Roundabouts improve safety over traditional intersections, but the benefits of two-lane roundabouts have been less clear than those of single-lane roundabouts. Now IIHS researchers have found that crashes at two-lane roundabouts fall over time as drivers gain familiarity with them.
Roundabouts force drivers to slow down and all but eliminate the most severe types of intersection crashes — right-angle, left-turn and head-on collisions. Single-lane roundabouts see fewer total crashes of any type.
Adding another lane makes roundabouts more complex, creating more potential conflicts. Some studies have found smaller benefits when intersections with stop signs or traffic signals are converted to two-lane roundabouts than when they are converted to single-lane roundabouts. One 2012 study found that crashes actually increase after such conversions.
IIHS researchers decided to look at how crash trends at both single- and two-lane roundabouts change over time, as drivers gain familiarity with them. They focused on Washington state, which has more than 300 roundabouts.
The study involved 98 single-lane and 29 two-lane roundabouts built between 2009 and 2015. For each roundabout, researchers looked at crashes beginning with the first full calendar year after completion and ending with 2016. Thus, older roundabouts had more years of data. To account for the effects of the economy and traffic volumes on crashes, the analysis included the unemployment rate and annual vehicle miles traveled in the in the area where each roundabout was located.
The number of crashes at two-lane roundabouts decreased on average 9 percent per year. At the same time, the odds that a crash at a two-lane roundabout involved an evident or incapacitating injury decreased by nearly one-third annually.
The number of crashes increased on average 7 percent at single-lane roundabouts, and the odds of an injury fell 19 percent annually, but those changes weren’t statistically significant. It’s not clear how long the crash reductions would be expected to continue. The longest period analyzed for any of the roundabouts was seven years.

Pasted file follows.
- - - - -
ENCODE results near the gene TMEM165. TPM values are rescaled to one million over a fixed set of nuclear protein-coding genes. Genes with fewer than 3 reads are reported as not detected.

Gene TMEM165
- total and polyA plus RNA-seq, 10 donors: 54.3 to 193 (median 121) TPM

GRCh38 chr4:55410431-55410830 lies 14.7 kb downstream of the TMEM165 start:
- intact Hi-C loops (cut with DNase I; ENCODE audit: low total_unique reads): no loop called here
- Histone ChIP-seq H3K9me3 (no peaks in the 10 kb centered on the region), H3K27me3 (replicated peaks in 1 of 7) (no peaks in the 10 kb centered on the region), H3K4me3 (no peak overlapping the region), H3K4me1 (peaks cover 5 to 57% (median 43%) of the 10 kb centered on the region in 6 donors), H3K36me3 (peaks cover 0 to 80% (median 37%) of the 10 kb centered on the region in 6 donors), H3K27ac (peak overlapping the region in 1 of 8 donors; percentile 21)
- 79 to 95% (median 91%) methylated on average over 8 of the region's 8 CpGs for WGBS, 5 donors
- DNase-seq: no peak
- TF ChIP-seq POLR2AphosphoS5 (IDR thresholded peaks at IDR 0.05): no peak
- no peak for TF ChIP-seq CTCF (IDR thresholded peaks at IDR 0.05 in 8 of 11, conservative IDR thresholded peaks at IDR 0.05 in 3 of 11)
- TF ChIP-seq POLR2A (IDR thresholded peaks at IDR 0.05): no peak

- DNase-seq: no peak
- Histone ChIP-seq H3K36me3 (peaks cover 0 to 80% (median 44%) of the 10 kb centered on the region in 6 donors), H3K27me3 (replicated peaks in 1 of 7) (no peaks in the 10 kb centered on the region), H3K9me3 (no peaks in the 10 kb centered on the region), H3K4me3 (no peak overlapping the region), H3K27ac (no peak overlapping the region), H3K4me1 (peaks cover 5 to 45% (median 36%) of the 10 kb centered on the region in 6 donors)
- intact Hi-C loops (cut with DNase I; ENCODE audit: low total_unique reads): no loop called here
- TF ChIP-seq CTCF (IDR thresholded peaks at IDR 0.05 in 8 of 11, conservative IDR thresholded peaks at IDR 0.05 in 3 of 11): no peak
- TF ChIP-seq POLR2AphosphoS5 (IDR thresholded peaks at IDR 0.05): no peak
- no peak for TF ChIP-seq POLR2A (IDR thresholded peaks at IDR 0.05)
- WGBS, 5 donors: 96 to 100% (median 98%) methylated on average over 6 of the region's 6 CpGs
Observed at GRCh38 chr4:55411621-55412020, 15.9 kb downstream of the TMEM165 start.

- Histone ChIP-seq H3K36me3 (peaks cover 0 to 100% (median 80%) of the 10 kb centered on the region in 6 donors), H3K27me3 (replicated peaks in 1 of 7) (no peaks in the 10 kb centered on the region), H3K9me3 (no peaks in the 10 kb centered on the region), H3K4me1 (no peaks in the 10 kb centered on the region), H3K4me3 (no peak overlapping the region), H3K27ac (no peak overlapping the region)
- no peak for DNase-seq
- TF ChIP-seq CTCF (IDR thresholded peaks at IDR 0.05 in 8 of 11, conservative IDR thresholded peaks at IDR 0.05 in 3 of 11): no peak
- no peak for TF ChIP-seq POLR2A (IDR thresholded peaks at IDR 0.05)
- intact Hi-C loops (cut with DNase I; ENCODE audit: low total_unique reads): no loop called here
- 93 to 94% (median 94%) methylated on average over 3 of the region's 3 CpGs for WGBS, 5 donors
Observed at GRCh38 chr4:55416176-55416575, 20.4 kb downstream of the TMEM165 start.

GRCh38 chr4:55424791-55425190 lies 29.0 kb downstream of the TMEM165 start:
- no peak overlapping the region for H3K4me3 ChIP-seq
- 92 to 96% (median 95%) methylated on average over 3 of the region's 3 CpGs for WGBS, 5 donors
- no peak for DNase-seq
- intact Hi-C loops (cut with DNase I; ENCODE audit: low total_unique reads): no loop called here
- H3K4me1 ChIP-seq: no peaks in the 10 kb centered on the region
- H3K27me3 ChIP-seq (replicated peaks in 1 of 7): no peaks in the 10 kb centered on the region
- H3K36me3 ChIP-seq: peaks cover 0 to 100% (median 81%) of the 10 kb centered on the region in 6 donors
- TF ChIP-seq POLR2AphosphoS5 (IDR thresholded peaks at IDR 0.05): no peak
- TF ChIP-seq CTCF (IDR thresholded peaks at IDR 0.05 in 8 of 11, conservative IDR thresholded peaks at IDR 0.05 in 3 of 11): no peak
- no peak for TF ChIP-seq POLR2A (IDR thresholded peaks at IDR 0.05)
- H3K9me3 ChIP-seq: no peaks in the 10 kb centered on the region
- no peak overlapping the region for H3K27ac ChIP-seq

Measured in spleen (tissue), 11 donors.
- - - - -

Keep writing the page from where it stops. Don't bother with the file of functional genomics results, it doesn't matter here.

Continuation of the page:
“Two-lane roundabouts are inherently more complex than the single-lane type,” says IIHS Senior Research Transportation Engineer Wen Hu, the study’s lead author. “Even in a place like Washington, many drivers still aren’t familiar with them, so it makes sense that there would be more crashes when a roundabout is first built than after it has been in place for a while.”
A common problem at roundabouts is failing to yield the right-of-way. The odds that a crash at a two-lane roundabout involved that type of error fell 11 percent annually.
Meanwhile, the results suggest drivers learned to go slower at single-lane roundabouts. The researchers found a 19 percent decrease in the odds that a single-lane roundabout crash was speed-related.
As the authors point out, however, traffic engineers shouldn’t rely on drivers to learn how to navigate roundabouts on their own. Better design could help people drive through a roundabout safely the first time they encounter it.
More prominent signs and pavement markings, for example, could help drivers understand appropriate speeds and yielding patterns. Appropriate curvature, adequately sized splitter islands and even landscaping that limits drivers’ ability to see across the roundabout also promote slower speeds.